Remember the days of playgrounds, spiral notebooks and late bells, when a good day at school was feeling part of the group, and a terrible day was feeling like a third wheel, like everyone was “in” — except you? Not much has changed.
I was part of getting an idea off the ground not too long ago, and had to step away from it for a variety of reasons. When the project gathered momentum, and began to take flight, it was hard to watch. I was no longer its guardian, and although I can see why my attention needed to be elsewhere, I’d be lying to say I felt fine about it. I don’t totally (quite yet.)
Feeling “out” from any community, project or business can still feel the same, no matter your spiritual evolution or life experience. Unlike being a kid, as an adult you have perspective and other tools to lean on if it happens. But it’s amazing how quickly it can take you back to those formative years, and reignite old pathways you assumed were healed.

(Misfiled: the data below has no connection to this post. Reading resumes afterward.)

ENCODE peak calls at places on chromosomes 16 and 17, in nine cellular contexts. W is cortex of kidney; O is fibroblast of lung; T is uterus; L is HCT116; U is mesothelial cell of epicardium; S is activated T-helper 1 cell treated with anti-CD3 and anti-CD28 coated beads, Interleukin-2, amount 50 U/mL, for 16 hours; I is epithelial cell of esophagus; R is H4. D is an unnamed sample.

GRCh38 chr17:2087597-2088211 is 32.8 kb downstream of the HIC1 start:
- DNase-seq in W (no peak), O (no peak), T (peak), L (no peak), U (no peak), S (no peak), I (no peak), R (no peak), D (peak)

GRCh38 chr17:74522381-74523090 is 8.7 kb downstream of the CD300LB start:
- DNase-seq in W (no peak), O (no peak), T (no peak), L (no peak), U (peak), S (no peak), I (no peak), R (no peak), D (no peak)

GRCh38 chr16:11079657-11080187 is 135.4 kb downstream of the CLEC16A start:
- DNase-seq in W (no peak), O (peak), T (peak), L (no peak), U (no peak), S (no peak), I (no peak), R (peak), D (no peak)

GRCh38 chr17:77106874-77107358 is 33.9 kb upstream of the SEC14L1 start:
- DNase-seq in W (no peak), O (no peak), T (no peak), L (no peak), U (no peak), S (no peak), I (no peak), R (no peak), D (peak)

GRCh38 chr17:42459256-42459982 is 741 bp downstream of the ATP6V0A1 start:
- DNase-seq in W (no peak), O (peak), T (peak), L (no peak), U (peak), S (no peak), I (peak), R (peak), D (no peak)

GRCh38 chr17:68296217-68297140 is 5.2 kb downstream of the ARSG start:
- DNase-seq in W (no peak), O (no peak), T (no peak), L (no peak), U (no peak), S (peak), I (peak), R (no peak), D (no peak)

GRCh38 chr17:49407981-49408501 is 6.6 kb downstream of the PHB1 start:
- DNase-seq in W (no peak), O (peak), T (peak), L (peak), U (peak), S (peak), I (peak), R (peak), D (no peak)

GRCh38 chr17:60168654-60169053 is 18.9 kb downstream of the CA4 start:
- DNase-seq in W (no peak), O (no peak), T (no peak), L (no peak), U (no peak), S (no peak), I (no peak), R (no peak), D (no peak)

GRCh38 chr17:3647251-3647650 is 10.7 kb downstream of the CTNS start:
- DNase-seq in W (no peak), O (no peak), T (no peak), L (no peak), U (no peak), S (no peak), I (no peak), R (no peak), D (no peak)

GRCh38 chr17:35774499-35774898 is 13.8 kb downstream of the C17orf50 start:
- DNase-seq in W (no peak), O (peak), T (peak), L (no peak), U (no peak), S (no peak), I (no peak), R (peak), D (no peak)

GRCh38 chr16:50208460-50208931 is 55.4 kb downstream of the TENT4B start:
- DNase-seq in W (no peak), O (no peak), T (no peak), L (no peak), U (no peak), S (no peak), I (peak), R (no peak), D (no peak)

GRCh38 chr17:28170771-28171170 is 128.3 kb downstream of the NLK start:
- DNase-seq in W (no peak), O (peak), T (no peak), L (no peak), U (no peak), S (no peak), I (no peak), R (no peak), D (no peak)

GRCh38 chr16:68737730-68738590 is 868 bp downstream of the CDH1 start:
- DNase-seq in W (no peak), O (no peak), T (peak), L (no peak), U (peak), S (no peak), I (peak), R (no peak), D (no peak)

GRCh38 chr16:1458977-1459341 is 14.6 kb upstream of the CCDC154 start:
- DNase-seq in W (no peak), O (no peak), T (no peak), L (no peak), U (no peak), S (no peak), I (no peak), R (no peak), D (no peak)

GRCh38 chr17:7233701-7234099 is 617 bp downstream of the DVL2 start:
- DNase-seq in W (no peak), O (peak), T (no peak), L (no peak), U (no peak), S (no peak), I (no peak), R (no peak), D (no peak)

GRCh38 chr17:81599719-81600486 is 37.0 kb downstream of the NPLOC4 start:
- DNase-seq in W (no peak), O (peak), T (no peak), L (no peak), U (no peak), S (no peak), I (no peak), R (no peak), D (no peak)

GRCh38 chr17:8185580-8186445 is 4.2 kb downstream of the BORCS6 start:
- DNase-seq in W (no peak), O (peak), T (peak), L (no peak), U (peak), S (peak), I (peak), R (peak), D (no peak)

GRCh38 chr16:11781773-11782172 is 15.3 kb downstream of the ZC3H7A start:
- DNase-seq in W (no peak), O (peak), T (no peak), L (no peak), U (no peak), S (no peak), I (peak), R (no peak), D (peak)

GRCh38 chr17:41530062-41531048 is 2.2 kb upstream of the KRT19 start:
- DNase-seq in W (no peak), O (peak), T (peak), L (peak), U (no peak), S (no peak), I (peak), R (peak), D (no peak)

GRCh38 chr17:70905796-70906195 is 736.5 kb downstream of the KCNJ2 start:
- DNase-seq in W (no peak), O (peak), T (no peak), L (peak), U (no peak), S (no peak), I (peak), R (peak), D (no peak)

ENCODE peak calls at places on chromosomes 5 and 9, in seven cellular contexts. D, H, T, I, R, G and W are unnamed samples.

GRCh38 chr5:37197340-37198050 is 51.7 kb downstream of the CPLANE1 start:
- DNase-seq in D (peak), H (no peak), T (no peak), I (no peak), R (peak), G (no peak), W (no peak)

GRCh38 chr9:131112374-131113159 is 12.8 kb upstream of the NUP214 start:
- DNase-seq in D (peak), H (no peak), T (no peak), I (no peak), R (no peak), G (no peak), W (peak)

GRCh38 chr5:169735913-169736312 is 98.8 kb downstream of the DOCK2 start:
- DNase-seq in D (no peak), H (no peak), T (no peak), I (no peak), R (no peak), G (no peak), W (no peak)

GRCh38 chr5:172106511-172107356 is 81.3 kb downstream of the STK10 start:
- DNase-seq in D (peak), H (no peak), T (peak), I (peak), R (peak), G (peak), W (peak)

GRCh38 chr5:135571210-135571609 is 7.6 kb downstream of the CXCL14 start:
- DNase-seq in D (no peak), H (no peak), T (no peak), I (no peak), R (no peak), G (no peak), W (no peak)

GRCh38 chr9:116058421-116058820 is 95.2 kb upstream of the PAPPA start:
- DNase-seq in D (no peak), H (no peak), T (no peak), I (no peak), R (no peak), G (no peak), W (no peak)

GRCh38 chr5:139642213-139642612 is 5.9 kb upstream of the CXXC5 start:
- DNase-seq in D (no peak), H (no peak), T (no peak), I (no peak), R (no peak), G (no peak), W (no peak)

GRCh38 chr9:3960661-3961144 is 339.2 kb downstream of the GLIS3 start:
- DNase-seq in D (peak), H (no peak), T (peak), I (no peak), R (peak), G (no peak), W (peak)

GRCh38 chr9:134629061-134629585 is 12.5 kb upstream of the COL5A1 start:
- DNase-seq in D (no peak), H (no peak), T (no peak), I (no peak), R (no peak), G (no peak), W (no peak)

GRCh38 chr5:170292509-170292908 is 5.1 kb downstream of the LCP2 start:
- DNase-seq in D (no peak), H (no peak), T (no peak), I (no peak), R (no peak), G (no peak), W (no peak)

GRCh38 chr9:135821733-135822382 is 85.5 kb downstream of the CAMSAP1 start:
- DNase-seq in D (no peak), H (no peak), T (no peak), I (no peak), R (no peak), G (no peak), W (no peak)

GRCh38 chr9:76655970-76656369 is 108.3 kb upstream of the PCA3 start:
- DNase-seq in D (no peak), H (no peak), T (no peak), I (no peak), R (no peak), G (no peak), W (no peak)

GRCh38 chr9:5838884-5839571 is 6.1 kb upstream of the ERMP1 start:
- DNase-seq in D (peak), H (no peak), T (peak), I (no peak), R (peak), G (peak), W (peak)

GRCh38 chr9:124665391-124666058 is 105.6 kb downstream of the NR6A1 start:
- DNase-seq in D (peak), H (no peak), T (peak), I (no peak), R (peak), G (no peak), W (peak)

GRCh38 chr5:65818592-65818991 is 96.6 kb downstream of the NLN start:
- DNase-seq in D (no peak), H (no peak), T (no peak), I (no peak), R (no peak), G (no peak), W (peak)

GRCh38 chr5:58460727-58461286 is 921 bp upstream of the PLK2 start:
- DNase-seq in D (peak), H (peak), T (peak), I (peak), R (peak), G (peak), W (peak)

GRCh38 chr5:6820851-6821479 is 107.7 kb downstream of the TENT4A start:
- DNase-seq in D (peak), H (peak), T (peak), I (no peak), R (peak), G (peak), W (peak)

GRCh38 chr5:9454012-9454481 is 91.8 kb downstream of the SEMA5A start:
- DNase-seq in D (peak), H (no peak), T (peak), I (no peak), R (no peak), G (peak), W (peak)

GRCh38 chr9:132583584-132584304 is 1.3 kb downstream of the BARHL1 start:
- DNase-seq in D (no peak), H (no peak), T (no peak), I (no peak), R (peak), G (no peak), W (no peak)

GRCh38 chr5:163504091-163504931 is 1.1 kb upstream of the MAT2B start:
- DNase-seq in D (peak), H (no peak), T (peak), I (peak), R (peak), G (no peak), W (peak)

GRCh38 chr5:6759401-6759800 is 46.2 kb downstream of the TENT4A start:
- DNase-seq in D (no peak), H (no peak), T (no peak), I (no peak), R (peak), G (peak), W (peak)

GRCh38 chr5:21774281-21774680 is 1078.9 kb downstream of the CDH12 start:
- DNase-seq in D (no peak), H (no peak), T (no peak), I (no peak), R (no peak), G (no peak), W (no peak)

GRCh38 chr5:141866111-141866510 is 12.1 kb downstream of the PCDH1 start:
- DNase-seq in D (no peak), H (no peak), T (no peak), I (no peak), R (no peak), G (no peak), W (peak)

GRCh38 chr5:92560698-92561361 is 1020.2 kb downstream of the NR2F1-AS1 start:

Just like there’s no other way to get over most things than to walk through them, when you sense you’re being left behind – or pro-actively need to shift your gaze — the fastest way through it is to say the thing you can’t imagine verbalizing to other people.
Why? Because the inner conflict of feeling bad about it, and telling yourself you don’t feel that bad about it, is kind of worse than the situation itself. It’s denial (and you know it). It’s inner-marketing, the most deceptive kind of sales pitch. It’s host on host, you vs. you. And the stories we tell ourselves, and pray that we can stand to believe, are far worse than the “spin” we might tell others.
Find your ally in the group, someone you trust, and who knows you. And then say it. Say the thing you don’t want anyone to know.
“I feel left out of this.”
Nothing may need to change (as in my case). Or something might. But you’ll free yourself from a half-truth that will eventually have an erosive, self-defeating effect.
The solution starts with you. Not them.